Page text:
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Figure 4: Lymphoid tissue that focally belongs to thymus and on the surface from place to place in single-row depressed epithelium was observed.

The patient was discharged uneventfully and in the second year follow-up no recurrence was observed.


Thymic cyst was first defined by Lieutaud in 1982 and it constitutes less than 1% of all mediastinal lesions. Thymic cysts can be congenital or acquired. Congenital ones develop through persistent thymopharyngeal canal. Trauma, inflammatory diseases, operative attempts and radiation were reported in the etiology of acquired thymic cysts. They are mostly seen between 20 and 50 years of age and they can be unilocular or multilocular. Unilocular cysts have thin walls, containing a serous liquid and mostly congenital. Multilocular cysts have thicker walls, containing a blurry, gelatinous liquid. In this type of cysts, similar etiological factors may play a role in the development like acquired ones [1-5].

Thymic cysts are generally asymptomatic and are detected in random chest radiographies. In symptomatic patients, dyspnea, cough, chest pain, dysphagia, hoarseness and Horner syndrome may be seen. Symptoms depend on the location/size of the cyst and its relation to the neighboring organs [4,5]. Thymic cysts may develop anywhere between the neck and diaphragm. They are mostly localized in the anterior mediastinum and their diameter is between 5 and 30 cm [1,6]. In the differential diagnosis mediastinal located mesothelial cysts, bronchogenic cyst, cystic teratoma, cystic lymphangioma and germ cell tumors should be considered [4,5].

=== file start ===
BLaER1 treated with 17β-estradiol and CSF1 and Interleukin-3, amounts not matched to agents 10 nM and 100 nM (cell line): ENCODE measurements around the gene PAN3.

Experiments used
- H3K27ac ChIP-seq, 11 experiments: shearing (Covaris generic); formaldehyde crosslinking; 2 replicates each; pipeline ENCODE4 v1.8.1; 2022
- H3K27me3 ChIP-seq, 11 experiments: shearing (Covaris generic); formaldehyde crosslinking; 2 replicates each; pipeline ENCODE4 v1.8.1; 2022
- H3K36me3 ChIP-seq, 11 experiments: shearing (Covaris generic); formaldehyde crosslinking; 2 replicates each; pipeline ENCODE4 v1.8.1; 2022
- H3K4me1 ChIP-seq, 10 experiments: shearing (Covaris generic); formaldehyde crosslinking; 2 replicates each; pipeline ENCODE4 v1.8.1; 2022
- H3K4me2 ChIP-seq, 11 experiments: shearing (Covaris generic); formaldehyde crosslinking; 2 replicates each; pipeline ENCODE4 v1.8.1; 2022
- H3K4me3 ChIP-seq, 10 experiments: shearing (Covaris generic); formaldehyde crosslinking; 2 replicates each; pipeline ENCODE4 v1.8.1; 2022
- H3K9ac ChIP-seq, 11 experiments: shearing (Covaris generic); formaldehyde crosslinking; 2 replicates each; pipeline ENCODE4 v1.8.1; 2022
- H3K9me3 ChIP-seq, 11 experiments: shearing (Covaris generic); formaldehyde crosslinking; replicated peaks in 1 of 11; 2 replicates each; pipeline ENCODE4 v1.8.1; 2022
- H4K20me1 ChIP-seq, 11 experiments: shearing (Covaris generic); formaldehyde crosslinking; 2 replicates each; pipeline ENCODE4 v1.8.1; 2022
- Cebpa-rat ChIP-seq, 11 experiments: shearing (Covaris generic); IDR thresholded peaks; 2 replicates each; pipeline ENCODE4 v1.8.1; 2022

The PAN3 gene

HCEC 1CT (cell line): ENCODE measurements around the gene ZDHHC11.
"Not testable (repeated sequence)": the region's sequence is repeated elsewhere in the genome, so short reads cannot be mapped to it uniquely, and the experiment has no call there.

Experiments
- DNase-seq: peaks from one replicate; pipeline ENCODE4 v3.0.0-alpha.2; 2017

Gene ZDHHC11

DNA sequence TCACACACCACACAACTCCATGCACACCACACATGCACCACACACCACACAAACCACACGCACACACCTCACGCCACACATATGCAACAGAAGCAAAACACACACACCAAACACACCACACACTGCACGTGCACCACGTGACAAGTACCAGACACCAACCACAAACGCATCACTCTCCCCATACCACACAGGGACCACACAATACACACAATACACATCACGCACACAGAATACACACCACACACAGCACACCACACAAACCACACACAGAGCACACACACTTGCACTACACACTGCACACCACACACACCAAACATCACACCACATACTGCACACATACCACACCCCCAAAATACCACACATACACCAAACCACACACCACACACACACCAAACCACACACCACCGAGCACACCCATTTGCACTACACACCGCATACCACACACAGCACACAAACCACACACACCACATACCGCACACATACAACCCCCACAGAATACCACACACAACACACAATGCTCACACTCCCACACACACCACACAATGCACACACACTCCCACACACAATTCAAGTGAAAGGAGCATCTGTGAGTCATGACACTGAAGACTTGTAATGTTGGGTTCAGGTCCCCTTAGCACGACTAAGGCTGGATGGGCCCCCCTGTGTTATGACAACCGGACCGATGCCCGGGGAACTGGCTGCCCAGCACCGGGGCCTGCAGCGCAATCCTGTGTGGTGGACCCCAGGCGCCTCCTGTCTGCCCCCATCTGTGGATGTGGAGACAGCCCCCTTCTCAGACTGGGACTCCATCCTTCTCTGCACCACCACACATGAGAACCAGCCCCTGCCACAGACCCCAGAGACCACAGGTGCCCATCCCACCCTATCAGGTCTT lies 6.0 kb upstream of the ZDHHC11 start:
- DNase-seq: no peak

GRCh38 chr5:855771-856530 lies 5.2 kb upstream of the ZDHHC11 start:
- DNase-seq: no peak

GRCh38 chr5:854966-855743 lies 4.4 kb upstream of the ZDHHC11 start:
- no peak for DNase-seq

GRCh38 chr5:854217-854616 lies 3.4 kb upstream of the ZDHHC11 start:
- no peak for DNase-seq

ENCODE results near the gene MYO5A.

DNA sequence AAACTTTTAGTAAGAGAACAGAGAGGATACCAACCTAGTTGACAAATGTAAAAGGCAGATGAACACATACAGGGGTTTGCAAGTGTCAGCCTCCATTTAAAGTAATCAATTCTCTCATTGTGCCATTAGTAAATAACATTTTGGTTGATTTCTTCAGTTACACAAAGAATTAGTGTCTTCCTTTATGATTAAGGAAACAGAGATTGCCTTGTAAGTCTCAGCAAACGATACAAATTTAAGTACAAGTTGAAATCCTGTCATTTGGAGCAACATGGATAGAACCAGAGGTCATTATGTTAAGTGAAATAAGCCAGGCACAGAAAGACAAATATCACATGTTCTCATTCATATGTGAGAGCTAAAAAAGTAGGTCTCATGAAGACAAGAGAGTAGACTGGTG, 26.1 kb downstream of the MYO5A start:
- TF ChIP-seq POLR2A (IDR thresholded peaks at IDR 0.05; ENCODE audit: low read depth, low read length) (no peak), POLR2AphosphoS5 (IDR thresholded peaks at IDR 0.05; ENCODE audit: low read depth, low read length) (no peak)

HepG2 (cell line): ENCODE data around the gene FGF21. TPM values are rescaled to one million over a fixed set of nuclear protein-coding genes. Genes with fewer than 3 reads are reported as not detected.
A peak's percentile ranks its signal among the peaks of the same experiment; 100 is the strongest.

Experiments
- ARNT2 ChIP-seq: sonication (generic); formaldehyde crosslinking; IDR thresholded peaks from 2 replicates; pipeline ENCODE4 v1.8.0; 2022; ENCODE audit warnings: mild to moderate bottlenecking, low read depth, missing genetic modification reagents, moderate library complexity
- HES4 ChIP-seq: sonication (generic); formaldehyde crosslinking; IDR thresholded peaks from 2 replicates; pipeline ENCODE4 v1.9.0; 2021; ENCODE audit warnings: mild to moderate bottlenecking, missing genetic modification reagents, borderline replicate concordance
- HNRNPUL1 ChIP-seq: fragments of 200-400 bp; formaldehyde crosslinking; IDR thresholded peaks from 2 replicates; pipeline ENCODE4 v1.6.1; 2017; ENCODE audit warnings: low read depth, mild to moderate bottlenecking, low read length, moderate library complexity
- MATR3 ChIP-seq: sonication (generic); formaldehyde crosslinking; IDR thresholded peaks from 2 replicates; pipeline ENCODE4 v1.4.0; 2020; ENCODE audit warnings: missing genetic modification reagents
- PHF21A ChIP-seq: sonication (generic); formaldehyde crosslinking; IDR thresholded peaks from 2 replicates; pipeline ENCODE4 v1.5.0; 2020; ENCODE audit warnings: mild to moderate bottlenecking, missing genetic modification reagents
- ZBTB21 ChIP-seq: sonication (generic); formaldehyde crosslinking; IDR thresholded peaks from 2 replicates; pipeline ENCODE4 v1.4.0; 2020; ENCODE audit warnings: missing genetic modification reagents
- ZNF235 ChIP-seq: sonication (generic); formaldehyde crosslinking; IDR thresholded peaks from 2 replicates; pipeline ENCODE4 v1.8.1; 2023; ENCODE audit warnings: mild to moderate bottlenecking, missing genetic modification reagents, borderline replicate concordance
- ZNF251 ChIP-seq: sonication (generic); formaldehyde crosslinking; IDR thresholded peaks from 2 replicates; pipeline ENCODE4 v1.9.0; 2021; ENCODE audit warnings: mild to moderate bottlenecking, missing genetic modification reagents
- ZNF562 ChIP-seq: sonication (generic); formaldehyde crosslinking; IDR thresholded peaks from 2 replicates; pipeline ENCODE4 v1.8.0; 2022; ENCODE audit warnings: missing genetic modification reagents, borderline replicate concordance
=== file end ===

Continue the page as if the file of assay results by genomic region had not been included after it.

Thymic cysts are generally diagnosed radiological methods and become definite diagnosis was achieved via histopathological examination. In thymic cysts although low, there is a potential to develop malignancy. Additionally, when they reach large diameters due to compression of adjacent structures surgical removal of the cyst is the most preferred treatment. Thoracotomy, sternotomy and video assisted thoracoscopic surgery are other approaches in treatment [2,4,5]. For elderly patients when operative treatment cannot be performed, it is reported that sclerosing with ethanol can be an option [7]. Following an operative treatment 2% relapse rate is reported in the literature [8].

In this case, thymic cyst filled almost all of the left hemithorax and although it had been compressing the neighboring organs it was asymptomatic. In pre-operative evaluation lesion thought to be a pleuropericardial cyst and video assisted thoracoscopic surgery was decided. In exploration, cyst reaches from front mediastinum to left hemithorax and diaphragm. After the removal of the liquid inside the cyst, excision with video assisted thoracoscopic surgery became easier and totally excised. Patient was discharged shortly after the operation and in the follow up no relapse was seen.

In conclusion, thymic cysts, can reach huge sizes without causing any symptoms. Operative excision via video assisted thoracoscopic surgery would provide both final diagnosis and treatment. Although it is unlikely, thymic cysts should be followed for relapse.

Declaration of conflicting interests
The author declared no conflicts of interest with respect to the authorship and/or publication of this article.

The author received no financial support